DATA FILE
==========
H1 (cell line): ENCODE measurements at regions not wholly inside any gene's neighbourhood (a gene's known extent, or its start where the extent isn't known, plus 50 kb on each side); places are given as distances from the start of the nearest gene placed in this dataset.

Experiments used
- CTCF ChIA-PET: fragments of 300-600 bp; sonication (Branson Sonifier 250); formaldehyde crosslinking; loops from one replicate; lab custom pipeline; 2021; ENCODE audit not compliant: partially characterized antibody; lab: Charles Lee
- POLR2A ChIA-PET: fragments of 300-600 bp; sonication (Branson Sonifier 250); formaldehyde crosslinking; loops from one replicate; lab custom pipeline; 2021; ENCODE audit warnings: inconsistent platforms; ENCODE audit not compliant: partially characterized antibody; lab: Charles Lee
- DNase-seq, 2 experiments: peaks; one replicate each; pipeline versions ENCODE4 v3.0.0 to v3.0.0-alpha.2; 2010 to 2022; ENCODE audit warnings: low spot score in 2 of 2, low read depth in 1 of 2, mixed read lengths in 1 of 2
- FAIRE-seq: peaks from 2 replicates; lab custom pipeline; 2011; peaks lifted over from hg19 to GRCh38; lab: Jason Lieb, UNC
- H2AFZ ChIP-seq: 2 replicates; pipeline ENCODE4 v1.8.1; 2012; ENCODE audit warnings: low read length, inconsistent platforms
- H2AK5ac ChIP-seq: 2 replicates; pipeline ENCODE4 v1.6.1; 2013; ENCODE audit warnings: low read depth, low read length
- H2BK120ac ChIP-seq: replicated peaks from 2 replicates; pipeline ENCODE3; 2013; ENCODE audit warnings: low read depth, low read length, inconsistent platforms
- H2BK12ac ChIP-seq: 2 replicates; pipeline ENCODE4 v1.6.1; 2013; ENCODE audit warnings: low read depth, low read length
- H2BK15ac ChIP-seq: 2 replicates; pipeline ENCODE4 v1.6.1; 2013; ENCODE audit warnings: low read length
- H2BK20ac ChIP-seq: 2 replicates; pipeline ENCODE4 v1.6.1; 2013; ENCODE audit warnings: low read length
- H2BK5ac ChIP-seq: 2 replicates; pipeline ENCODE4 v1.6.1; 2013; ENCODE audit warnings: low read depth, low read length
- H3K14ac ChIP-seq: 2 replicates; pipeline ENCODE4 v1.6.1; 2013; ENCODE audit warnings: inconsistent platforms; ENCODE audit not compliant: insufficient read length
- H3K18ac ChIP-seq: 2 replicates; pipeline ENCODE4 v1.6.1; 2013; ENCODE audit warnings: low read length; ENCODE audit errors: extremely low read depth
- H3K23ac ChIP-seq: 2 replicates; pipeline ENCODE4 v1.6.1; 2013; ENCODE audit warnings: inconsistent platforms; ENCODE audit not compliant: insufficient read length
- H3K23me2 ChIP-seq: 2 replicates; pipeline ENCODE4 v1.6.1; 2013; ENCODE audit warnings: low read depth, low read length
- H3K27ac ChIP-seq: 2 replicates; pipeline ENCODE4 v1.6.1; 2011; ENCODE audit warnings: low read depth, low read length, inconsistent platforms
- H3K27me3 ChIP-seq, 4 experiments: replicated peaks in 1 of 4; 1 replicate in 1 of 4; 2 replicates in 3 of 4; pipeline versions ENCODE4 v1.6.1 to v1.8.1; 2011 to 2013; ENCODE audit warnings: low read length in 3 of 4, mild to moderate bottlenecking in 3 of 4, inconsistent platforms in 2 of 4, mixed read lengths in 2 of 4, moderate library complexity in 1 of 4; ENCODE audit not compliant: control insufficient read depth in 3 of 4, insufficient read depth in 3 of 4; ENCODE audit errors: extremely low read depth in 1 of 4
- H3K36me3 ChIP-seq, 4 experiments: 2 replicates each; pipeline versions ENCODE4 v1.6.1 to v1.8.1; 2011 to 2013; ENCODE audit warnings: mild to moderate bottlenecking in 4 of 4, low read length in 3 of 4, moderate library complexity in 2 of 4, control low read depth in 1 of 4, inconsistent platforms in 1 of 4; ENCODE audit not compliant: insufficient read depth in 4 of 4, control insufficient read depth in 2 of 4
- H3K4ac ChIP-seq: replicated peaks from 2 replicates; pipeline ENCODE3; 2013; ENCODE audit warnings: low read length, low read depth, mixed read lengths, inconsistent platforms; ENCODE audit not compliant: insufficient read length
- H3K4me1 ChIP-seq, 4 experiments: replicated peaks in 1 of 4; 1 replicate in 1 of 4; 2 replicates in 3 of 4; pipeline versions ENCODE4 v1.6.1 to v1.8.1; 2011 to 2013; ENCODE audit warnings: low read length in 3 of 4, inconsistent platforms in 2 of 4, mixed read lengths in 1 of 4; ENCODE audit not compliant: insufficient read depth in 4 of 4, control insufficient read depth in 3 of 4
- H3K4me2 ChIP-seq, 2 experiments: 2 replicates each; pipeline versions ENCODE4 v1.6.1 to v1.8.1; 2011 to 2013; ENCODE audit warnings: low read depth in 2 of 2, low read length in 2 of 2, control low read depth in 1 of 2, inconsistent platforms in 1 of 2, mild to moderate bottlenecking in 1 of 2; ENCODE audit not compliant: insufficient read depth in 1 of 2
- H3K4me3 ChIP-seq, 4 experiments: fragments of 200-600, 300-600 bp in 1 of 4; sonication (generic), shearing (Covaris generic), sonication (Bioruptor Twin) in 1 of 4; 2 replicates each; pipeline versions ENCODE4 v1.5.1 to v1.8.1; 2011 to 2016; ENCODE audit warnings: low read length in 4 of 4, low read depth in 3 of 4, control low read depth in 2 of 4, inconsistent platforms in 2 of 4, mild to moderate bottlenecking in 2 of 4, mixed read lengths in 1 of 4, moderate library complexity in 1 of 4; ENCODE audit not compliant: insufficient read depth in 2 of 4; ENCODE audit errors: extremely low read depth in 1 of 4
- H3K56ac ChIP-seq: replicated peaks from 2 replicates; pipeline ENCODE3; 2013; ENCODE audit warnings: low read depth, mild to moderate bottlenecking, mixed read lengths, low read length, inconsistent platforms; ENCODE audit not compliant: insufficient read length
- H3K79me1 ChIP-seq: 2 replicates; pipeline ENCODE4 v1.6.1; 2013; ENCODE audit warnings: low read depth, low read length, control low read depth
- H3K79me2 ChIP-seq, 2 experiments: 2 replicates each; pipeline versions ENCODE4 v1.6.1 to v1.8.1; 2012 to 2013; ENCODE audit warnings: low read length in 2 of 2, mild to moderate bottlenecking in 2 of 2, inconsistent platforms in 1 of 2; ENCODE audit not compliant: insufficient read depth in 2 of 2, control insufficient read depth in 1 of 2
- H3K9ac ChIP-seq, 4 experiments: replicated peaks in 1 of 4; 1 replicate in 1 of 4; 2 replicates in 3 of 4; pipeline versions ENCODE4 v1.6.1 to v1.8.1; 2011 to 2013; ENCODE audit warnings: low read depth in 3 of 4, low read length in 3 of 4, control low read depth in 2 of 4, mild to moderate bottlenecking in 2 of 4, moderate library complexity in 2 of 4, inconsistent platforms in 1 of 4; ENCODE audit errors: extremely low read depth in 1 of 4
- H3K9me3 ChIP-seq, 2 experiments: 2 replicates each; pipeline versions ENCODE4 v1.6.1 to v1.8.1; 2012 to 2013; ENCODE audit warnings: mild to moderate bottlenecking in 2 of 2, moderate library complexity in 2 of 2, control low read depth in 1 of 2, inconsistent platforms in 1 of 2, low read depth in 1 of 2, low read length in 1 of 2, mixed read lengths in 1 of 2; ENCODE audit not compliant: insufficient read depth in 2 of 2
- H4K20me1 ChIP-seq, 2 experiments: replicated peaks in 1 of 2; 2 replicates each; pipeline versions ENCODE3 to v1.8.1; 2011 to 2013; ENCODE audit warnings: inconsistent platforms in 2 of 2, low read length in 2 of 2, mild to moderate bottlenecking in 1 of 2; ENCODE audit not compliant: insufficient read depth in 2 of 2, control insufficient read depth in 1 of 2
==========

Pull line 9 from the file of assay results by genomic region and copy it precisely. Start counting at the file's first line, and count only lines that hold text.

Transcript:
- H2BK120ac ChIP-seq: replicated peaks from 2 replicates; pipeline ENCODE3; 2013; ENCODE audit warnings: low read depth, low read length, inconsistent platforms